The publication of the "Etz Hayim: Torah and Commentary" points to a significant achievement for the Los Angeles Jewish community. The Chumash is the first Torah and Haftarah commentary published by the Conservative movement.
"The Conservative movement doesn't begin and end in New York City," said Rabbi David Lieber, senior editor of "Etz Hayim" and president emeritus of the University of Judaism (UJ) in Los Angeles. "It is clear that we're dealing with a worldwide movement," says Lieber, who served as UJ's president for 29 years before he retired in 1993, and was the first West Coast president of the Rabbinical Assembly, the Conservative movement's rabbinic arm, from 1996-1998. He was also instrumental in the 1996 founding of the Ziegler School of Rabbinic Studies -- the first place outside of New York to ordain Conservative rabbis.
"It is clear that in the last 20-odd years, Los Angeles has come of age in terms of Judaism generally and certainly in terms of the Conservative movement," Lieber says.
In taking the leadership of the "Etz Hayim" project, Lieber committed himself to assuring that the diversity of the movement be reflected in the 1,560-page volume, which is expected to replace the Hertz Chumash in Conservative congregations.
"My intention was that "Etz Hayim" really, truly be representative of the Conservative movement. That is why we cast our net very broadly. Among our writers we have women; we have people from Israel, from Europe, from all over the United States and Canada representing the right wing, the left wing and the center of the Conservative movement," Lieber says.
One of the first tasks Lieber faced when the Rabbinical Assembly conceived the project in 1987 was to bring together the different arms of the movement. The United Synagogue of Conservative Judaism, the umbrella organization for congregations, took charge of publicity and marketing. The Jewish Publication Society (JPS), which is not officially connected to the Conservative movement, provided the biblical text in Hebrew and English, as well as its five-volume Torah commentary, which was published in stages beginning in 1989. The Rabbinical Assembly was in charge of the rest.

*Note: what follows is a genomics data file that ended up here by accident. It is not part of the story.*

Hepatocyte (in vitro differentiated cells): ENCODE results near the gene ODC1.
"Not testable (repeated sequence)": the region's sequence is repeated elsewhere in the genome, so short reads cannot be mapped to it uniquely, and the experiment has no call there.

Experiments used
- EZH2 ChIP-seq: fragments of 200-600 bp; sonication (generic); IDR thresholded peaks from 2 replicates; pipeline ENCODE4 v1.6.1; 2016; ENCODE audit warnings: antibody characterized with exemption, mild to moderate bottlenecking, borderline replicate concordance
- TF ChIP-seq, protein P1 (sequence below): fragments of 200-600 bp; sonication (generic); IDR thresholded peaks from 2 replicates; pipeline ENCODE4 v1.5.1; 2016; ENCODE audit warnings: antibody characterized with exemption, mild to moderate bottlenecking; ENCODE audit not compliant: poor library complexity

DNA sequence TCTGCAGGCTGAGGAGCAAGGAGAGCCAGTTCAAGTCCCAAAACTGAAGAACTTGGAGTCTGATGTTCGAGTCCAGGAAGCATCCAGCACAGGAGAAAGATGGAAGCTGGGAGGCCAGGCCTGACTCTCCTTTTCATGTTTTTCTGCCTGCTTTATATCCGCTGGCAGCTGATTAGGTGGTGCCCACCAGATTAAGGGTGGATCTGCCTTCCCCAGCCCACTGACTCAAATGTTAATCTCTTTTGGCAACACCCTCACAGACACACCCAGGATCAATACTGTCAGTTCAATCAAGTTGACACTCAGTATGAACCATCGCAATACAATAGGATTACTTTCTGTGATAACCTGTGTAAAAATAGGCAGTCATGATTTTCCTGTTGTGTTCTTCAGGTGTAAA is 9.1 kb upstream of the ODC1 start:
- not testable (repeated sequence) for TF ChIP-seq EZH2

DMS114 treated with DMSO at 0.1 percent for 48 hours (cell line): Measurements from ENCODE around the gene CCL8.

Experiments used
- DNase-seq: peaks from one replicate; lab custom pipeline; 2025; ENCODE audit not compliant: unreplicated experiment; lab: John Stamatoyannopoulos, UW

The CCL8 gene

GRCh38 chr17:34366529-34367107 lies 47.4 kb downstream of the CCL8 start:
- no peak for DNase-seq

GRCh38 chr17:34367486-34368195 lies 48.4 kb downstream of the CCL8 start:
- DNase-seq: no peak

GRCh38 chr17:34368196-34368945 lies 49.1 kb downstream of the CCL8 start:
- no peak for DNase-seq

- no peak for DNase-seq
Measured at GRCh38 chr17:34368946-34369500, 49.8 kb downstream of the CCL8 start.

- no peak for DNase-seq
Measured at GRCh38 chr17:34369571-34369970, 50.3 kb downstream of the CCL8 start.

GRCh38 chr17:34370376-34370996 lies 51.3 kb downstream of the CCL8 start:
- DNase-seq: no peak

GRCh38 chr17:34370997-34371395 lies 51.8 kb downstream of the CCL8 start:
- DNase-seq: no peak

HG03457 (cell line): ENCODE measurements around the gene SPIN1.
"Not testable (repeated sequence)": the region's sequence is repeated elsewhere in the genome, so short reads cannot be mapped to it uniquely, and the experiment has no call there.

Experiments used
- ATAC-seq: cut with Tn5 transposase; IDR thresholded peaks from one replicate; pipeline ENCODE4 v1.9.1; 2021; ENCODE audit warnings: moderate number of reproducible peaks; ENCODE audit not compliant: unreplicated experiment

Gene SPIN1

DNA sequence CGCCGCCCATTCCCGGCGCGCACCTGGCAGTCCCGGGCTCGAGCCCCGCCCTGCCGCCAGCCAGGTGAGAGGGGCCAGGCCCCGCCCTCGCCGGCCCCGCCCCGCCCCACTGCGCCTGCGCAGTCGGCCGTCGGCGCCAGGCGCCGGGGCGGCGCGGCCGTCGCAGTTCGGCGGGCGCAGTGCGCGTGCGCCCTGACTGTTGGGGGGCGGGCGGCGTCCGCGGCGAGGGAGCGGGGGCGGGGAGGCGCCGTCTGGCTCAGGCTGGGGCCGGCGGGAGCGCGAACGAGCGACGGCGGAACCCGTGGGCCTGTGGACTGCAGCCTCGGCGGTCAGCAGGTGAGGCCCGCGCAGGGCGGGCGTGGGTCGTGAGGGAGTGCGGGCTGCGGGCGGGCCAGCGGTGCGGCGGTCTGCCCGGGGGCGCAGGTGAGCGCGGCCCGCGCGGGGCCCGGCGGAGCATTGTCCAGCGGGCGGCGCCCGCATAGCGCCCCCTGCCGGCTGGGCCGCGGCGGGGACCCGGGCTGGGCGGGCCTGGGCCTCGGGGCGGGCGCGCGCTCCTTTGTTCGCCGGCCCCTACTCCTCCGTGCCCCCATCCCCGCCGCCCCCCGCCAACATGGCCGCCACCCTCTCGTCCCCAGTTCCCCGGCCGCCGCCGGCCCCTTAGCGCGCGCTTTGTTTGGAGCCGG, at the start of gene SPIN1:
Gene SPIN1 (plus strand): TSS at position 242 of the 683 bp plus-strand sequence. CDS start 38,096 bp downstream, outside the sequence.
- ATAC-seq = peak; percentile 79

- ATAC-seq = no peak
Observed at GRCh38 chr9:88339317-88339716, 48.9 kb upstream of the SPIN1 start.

The project cost $2 million, some of which was raised through dedication pages at the beginning of the book -- at a cost of $250,000 per dedication. Bruce and Shelly Whizin, who founded the Whizin Center for the Jewish Future at UJ, dedicated the book in memory of their parents, Shirley and Arthur Whizin.
By 1991, Lieber had assembled a team of editors and contributors.
"I was very fortunate in being able to get two of my close friends to be major editors -- Chaim Potok and Harold Kushner," Lieber says.
Potok, a Conservative rabbi and author of "The Chosen," was responsible for taking the JPS Torah commentary and whittling it down to one-tenth of its size for the p'shat portion of the commentary, which elucidates the simple meaning of the text. Kushner compiled the more esoteric d'rash section, using material from Midrash and Chassidic sources as well as contemporary authors. Professor Michael Fishbane of the University of Chicago wrote the Haftarah commentary, and Rabbi Jules Harlow, editor of the "Sim Shalom Siddur," came out of retirement to serve as literary editor.
Rabbi Susan Grossman, who leads a congregation in Maryland, and Rabbi Elliot Dorff, rector and professor of philosophy at University of Judaism, collaborated to put together the Halakhah l'Ma-aseh section, which connects the text to Jewish law.
Among the 41 essays at the back of the book are several by Los Angeles rabbis, including: UJ president Robert Wexler on Ancient Near Easter Mythology; Rabbi Debra Orenstein of Makom Ohr Shalom on the matriarchs and patriarchs; and Temple Beth Am's Rabbi Joel Rembaum on relations with gentiles. UJ's Dorff contributed three essays on theories of revelation, justice and halacha; Sinai Temple's Rabbi David Wolpe writes on Midrash; UJ professor of rabbinic literature Rabbi Ben Zion Bergman, on civil and criminal law; Lieber, on covenant; and Rabbi Daniel Gordis and Hanan Alexander, both formerly of UJ and now living in Israel, on ecology and education.
"It was a labor of love, and the most wonderful thing about this was the cooperation of everybody who participated. It was really quite extraordinary," Lieber says.
Lieber believes the new volume will make a significant contribution to Jewish life.
"This is the first commentary officially published by the Conservative movement, and if you study the commentary you'll get a direct picture of what Conservative Judaism is all about," Lieber says. "Aside from that, I think this is an important contribution to the study of Chumash generally. It will be of interest to some Reform congregations, and I'm sure a number of Orthodox rabbis will be reading it, because it is the most up-to-date commentary on the Chumash that is in existence."
Rabbi Harold Kushner will be the featured guest at a reception celebrating the publication of "Etz Hayim" Tuesday, Oct. 30, 7:15 p.m. at the Gindi Auditorium at UJ. $15. For more information call (310) 440-1246.
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